In Patagonia, summer comes in January. As we arrived there in November, we naively assumed we would be experiencing Chile’s spring. We didn’t know however that Patagonia has a fifth season, which occurs between spring and summer: “The windy season”. With high winds up to 120 kilometers per hour (strong enough to overturn buses), Patagonia’s windy season is extreme. Luckily, the average wind speed during our time at Eco Camp was a modest 80 kilometers per hour.

It is in this wind that we begin our day one adventure, with a 5am wakeup call no less. This is the only day we’re able to shoot sunrise as fast-moving cloud cover provides overcast mornings the rest of the week. It’s a quick jaunt exploring the camp to grab a shot or two of the domes in all their morning glory. Opened in 2001, Eco Camp is the world’s first geodesic hotel. The large thin-shell domes provide an unique lodging experience. (If you’re like me, you’re probably wondering how the windy season doesn’t completely obliterate Eco Camp each year. In years past, the camp was completetely disassembled during the windy months in order to keep the domes from being damaged or destroyed. Then a few years ago, wooden platforms were built to elevate the domes, allowing the wind to travel under the domes and the camp to remain functional year-round.) Unlike a traditional hotel that must take root in the earth, the domes also leave little to no footprint on the area. They are a great compromise for someone that wants to rest in comfort while being environmentally responsible. Each dome comes equipped with a wood stove, a warm shower and a flushing compost toilet (it works just like a regular toilet, except they collect your poop and turn it into compost, don’t be weird about it). For more information on the technology behind these crazy efficient and comfy structures, check out Cascada Expeditions.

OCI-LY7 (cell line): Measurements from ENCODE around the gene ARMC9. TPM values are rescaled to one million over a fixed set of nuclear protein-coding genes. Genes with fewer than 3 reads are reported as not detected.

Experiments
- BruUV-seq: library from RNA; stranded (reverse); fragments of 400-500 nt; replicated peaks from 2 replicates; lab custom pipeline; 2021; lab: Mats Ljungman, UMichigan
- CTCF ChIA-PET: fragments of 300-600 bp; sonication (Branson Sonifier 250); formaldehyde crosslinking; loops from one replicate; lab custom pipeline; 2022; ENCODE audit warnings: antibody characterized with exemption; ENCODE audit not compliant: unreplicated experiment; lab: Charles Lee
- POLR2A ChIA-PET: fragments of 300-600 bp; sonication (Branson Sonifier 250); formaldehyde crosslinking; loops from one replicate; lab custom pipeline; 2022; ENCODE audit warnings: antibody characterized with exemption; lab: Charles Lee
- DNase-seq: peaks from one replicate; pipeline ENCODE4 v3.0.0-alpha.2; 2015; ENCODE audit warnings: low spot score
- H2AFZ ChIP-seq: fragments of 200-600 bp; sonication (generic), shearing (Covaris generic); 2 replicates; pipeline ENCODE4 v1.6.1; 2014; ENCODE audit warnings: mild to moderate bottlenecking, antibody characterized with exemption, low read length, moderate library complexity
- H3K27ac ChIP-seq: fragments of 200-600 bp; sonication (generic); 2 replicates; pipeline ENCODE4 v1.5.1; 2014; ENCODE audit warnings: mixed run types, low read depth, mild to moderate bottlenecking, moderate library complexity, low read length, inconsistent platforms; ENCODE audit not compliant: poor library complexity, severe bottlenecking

After a couple hours of shooting, we head to the community dome for breakfast. At breakfast there’s a huge table in the middle of the room with fresh, meats, chesses, vegetables, breads, nuts and other natural foods brought in from local farms around the area. From the spread, guests prepare brown bag lunches for themselves and load up on snacks for a long day in the National Park.

A small shuttle drives us to the Paine River, which we will bike alongside on our way to Lake Azul. The trip starts out beautifully with a sunny sky and winds around 40 kilometers and we bike to the Paine waterfall for some great pictures. The wind begins to pick up as we head to our second stop at Vega Nandu, a wide flat land of grass. Here we observe a large herd of Guanaco grazing in the open field. This is our first glimpse of a large number of these creatures together so we are excited and awed. By day three, however they might as well be the neighborhood cats. The guanaco are everywhere, and greatly interwoven into the region. While in Patagonia you will see many of these llama-looking creatures; you’ll also eat them, drink their milk, even sleep under blankets made of guanaco. The whole time, I am reminded of the relationship the American Indians had with buffalo; perhaps if we didn’t develop the Midwest, this is what it would look like today.